[Comic Review] Batman Begins — Detective Comics #0

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Detective Comics #0 is split into two parts this month with the first part, The Final Lesson, digging into Bruce Wayne’s earlier days as he traveled the world finding various teachers to train and study under in the quest to become the ultimate crime fighter. Batman’s origin and status as costumed vigilante have been well documented, but the details of his preparation are scarce but often alluded to. Issue #0 gives more insight into Wayne’s physical and emotional transformation providing some character development to a character who was created more than 80 years ago.

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Wayne seeks the renowned and multi-talented Shihan Matsuda high in the Himalayas. After proving himself worthy of becoming a student, Wayne’s motivation to make Matsuda proud of him clashes with the icy cold exterior that Matsuda shows to his student. It’s one thing to train in extreme physical conditions, but Wayne’s heart and mind are in conflict as two different and opposing influences in his life, Matsuda and his wife, fight  to mold Wayne according to opposed agendas and ideals.

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Matsuda’s vision for Wayne requires his student to withdraw from all emotion in order to protect himself from those who would take advantage of his feelings. It’s Matsuda belief that human relationships weaken warriors who must strive to be something more by becoming less human. Those teachings come in direct contrast to the words given to Wayne by the Lady Matsuda who hopes Bruce will accept human emotions in order to learn how to conquer them.

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Just as Wayne turns to love, events leave him, once again, alone. An assassin’s botched attack wakes a sleeping Wayne who comes too late to his master’s rescue. When Wayne discovers the assailant is his love interest, Mio, it’s revealed that the Lady Matsuda had planned to kill Matsuda and take his fortune.

It’s a convoluted story with a tidy little ending that kills off all the particulars giving premise to why Batman’s alter ego is distant in his own personal relationships. But after seeing how things turn out, there are a lot of questions — What was the logical purpose in Lady Matsuda’s plan to make Bruce fall in love with Mio? And it seems strange that Mio would have Wayne waiting for her the same night she planned to attack. Had Matsuda not awoken, would she have killed off Bruce too? Based on how things turn out, it’s difficult to go back and process how the plotting

In the end, Matsuda’s words to Bruce, “This is what closeness will bring you,” ring hollow — it’s Matsuda’s coldness to his own wife that spurs her to turn into a black widow. If these are the events that made the most impact on Bruce’s decision to live a solitary and relationship-free life, it comes across as manipulated and contrived because there’s no solid argument to make him that way. What’s lost in the surprise of the twist ending is his relationship to the teacher who opened his doors and his life to the young apprentice. That might explain why he takes on various Robins, but this development in Bruce’s character seems more like a cop-out than persuasive grounds for him to remove himself from social norms.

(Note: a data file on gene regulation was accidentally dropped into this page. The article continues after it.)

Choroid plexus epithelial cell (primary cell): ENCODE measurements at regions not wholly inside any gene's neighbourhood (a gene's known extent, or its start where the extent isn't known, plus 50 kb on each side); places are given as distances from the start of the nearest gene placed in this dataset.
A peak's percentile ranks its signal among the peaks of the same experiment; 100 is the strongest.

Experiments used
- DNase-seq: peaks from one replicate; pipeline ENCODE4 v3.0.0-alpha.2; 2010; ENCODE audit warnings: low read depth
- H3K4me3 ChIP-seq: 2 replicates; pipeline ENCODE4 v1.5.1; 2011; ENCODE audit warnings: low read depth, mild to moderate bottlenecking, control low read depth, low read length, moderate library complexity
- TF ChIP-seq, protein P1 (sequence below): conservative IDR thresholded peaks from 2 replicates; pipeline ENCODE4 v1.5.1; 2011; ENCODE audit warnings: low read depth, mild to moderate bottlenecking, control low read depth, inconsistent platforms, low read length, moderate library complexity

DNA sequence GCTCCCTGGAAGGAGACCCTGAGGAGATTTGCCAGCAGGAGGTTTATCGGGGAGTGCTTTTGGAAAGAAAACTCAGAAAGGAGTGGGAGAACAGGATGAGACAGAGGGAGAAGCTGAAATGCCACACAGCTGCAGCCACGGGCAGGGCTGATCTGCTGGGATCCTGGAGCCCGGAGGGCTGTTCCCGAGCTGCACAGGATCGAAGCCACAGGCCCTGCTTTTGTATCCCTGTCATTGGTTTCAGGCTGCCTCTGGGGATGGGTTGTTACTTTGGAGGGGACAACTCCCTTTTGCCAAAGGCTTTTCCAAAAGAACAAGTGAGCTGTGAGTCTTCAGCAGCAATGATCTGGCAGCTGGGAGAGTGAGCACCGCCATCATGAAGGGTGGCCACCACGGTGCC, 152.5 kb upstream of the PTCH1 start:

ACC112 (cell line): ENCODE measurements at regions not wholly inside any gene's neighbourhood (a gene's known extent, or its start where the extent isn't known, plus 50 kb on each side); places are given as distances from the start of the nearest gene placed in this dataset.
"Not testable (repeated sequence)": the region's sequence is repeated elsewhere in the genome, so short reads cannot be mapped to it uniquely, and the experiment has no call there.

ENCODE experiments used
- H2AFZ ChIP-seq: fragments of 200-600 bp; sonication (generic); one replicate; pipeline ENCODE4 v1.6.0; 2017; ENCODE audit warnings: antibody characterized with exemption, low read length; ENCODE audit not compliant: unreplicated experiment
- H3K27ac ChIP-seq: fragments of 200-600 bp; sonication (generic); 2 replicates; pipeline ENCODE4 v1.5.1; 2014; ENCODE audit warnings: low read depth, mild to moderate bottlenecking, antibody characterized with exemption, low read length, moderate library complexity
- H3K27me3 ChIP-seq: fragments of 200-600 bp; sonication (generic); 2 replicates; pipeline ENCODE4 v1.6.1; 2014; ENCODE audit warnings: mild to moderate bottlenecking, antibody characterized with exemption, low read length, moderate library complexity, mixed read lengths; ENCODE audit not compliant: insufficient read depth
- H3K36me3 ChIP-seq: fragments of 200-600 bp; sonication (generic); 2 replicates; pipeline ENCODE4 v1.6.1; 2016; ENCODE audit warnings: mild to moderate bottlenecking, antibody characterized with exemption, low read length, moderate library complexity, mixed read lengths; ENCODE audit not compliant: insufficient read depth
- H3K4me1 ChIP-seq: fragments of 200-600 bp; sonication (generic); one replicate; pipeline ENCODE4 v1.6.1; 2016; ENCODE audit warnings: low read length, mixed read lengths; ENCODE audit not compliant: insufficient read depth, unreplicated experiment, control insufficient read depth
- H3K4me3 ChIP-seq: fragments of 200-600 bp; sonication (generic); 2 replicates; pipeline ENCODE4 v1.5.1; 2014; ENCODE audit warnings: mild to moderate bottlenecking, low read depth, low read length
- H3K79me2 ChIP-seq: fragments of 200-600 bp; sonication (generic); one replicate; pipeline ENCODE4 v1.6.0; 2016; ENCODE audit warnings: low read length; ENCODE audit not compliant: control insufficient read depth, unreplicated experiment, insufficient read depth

Detective Comics #0’s second story, The Long Wait, puts the spotlight on Alfred’s dedication to the Wayne estate as he wards off hostile businessmen who want Wayne declared dead and his possessions seized. Mr. Shaw tempts Alfred with offers in theatrical roles, but Pennyworth’s loyalty doesn’t bend or budge, and he even goes on the defensive pushing Shaw up against a wall. All those years waiting for the young master pays off when Bruce enters his old home with a brand new look.

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Henrik Jonsson’s artwork is solid, and his characters display a lot of emotion through their hands which clench, grasp, and reach for things. Judging by Alfred’s suit, the New 52 modernizes Bruce by setting his homecoming sometime in the 70s or early 80s. Other than that, The Long Wait doesn’t really push the envelope in terms of storytelling. It’s a glimpse into Alfred’s standing as part of the Bat family and his role in Wayne’s life.

Together, both stories in issue #0 hope to build on the Batman mythos by introducing some history into the continuity that serves as a base for those unfamiliar with Batman. For tried and true fans, it’s more of the same.



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Detective Comics #0 (2012)
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DC

The Final Lesson
Words: Gregg Hurwitz
Pencils: Tony Daniel
Inks: Richard Friend
Colors: Tomeu Morey
Letters: Jared K. Fletcher

The Long Wait
Words: James Tynion IV
Pencils: Henrik Jonsson
Inks: Sandu Florea
Colors: John Kalisz
Letters: Dezi Sienty

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